The future is harder to shape than the past. And our past mistakes keep tripping us up, over and over, until we learn. If people don’t feel they have a stake in the future, it’s up to Americans to show them how they do, and mean it. If people feel marginalized, or helpless, censored or forgotten, it’s up to Americans to see that those people are heard and helped. But we will not be tricked into believing that the social and economic reforms woven into our country must be ripped out. Nor will we condone, accept or forget the repugnant attitudes and behavior of this President-elect. In spite of his assaults and threats, we will not splinter or despair. On the contrary, we will stand tall, together, listen and fight, together, cry and laugh together. That’s how we live, in America, as Americans.

The Announcer.

The 2016 Radiohead tour will be followed by a series of 2017 festival dates in the UK at the Manchester Arena
on July 4 and 5 and dates in Norway, Sweden, Denmark, Italy, Belgium, France, Poland and the Netherlands.

Quality landscaping.

"A Moon Shaped Pool" concert dates in 2016 have been rounded out with selections from the back catalogue including the elusive "Let Down" plus the previously ephemeral "True Love Waits". There is no denying that the experience of "True Love Waits", as a fully rendered, years-in-the-making piercing ballad, casts an unforgettable spell. Thom and Jonny actually make you cry. There is no need to divorce yourself from the earlier live acoustic guitar version. Happily, unlike many relationships, they coexist. I cried twice: once in the balcony when the notes floated over the crowd and up to us, and once from the front row, when the human interchange was direct, the fierce intentionality and heartbreak fully present. The intimacy was a joy. The kind of thing you wish for in your life.


"If you can't imagine something marvelous, you're never going to find it." -- F. Duncan Haldane, 2016 Nobel Prize winner in physics,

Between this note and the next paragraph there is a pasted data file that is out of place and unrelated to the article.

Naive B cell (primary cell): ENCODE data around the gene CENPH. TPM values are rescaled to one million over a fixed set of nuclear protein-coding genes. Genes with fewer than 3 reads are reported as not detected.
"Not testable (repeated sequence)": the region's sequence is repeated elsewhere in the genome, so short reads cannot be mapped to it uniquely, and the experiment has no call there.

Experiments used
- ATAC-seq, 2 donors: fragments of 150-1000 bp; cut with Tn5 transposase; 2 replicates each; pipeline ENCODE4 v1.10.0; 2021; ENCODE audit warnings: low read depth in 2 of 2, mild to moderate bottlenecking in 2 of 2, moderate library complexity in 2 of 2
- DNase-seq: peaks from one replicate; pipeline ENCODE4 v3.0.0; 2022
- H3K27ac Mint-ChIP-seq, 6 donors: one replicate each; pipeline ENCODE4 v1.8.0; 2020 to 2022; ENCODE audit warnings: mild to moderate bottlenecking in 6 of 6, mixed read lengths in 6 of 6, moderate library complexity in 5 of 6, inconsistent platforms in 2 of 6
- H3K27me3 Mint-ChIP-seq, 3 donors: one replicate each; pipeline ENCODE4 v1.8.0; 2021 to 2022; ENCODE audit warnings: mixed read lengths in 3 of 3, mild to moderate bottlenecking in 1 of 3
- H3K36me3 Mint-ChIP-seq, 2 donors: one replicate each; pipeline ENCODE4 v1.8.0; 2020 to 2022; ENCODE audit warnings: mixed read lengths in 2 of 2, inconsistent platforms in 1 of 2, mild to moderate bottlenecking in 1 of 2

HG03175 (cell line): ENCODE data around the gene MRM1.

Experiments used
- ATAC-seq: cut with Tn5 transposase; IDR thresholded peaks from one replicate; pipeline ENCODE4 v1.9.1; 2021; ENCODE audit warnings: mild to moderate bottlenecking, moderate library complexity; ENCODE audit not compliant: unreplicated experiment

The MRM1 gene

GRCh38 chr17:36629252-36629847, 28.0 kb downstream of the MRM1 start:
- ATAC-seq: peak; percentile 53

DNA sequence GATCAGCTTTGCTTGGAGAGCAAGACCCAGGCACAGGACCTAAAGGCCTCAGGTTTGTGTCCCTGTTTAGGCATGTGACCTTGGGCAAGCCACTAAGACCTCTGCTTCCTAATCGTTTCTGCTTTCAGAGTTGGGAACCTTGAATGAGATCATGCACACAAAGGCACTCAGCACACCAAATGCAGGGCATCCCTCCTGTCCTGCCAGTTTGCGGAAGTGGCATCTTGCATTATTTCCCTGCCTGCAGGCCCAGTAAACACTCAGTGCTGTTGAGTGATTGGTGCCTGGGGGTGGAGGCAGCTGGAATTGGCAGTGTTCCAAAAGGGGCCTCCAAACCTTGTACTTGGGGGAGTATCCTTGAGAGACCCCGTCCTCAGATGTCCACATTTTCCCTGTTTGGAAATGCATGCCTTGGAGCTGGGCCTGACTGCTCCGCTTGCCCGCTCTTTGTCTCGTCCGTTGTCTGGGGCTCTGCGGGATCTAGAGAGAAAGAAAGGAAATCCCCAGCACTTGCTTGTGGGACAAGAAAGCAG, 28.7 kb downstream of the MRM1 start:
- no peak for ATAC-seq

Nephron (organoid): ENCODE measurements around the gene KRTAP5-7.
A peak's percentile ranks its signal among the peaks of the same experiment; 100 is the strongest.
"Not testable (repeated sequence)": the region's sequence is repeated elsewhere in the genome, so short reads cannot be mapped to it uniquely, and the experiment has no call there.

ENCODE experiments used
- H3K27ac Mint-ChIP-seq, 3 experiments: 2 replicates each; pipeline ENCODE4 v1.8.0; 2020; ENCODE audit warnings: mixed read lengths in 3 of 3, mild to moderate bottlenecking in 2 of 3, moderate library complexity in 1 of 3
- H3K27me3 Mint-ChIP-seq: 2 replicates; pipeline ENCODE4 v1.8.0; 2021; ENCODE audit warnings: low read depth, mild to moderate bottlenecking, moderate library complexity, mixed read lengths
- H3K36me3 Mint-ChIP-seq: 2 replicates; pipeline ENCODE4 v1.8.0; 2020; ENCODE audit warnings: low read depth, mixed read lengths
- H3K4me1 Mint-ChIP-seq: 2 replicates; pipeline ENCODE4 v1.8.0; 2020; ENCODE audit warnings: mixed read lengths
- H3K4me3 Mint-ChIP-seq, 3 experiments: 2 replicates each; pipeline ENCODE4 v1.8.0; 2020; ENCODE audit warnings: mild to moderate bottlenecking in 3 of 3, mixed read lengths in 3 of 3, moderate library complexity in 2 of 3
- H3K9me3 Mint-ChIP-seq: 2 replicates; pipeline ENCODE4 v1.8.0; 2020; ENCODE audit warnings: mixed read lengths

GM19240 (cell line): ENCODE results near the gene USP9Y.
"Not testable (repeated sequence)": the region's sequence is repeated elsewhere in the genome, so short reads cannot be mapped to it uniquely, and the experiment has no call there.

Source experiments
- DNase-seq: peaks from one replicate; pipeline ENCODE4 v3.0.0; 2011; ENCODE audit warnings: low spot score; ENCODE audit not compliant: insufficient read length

for his work on the quantum effects of matter when in an extreme state.

Radiohead will play Glastonbury Festival in 2017. This 2016 Glastonbury poster by Stanley Donwood.

Welcome to Radiohead's long-awaited LP9!

In Radiohead coma.

Updates. When. Recovered.

Here, and more here, on the music page.

This Stanley Donwood artwork of human figure cut-outs filled with bits of black and white photos of natural topography.
Donwood is a lover of maps. This image is referred to as YTB - any guesses?

The "pool". The harbinger.

What's Up Art: More Stanley Donwood

Stanley Donwood in the Panic Office: The Art of the Bear at the Carriageworks in Sydney


The Art of the King of Limbs

  Radiohead 2017 tourdates

Thom Yorke, born October 8. Happy Birthday Thom.

Young new actors thank Ken-Friends and their generous support. RADA names Sir Kenneth Branagh as its new President.

What's Up Shakespeare: Celebrate His Infinite Variety ~ 400 Years on the world celebrates Shakespeare's infinite variety. Huzzah!

  Alan Rickman, Kenneth Branagh, Ralph Fiennes and others on the compact disc of Shakespeare's Sonnets titled When Love Speaks.

To celebrate Shakespeare 400, here is a reprise of Sir Kenneth Branagh's NPR interview on the most performed play on the planet.
Branagh's four-hour "Hamlet" turns 20 this year; it was released in theatres in December 1996.

Sir Kenneth Branagh on Hamlet
National Public Radio
Terry Gross, host of Fresh Air

GROSS: Today we have an interview with Kenneth Branagh about his film adaptation of "Hamlet," in which he stars as the prince of Denmark.

Branagh has also directed film adaptations of Shakespeare's "Henry V" and "Much Ado About Nothing" and he co-starred in the recent film of "Othello." His Hamlet features English and American actors: Derek Jacobi as Claudius; Julie Christie as Gertrude: Kate Winslett, Ophelia; Robin Williams, Osric; Jack Lemmon, Marcellus; and Billy Crystal is a gravedigger.

For listeners who've never read Hamlet or seen a production or who have just forgotten, tell us the basic story and in just, you know, plot terms.

BRANAGH: Sure. I'm not sure, you know, that lots of people do know the story of Hamlet, to be perfectly honest. And I certainly approached this film with that in mind. Hamlet is the heir to the Danish throne. His father has died -- poisoned by a serpent in his garden. This happens one month previous to the beginning of the play.

And we meet Hamlet when his mother Gertrude has remarried his uncle. This is one month after his father's death. Hamlet is unhappy about this -- bitterly angry that she should have married so quickly. He is visited by the ghost of his dead father, who tells him that he was murdered and that he was murdered by his uncle and that Hamlet must revenge him. So Hamlet's problem for the rest of the play is that he, the heir to the throne, has to kill the king -- the reigning monarch -- in order to avenge his father's death. And all the rest of what occurs in the play springs from that one central dilemma for Hamlet.

GROSS: Do you feel like you've brought a new overall vision to this production of Hamlet -- a different interpretation than you've seen in the past?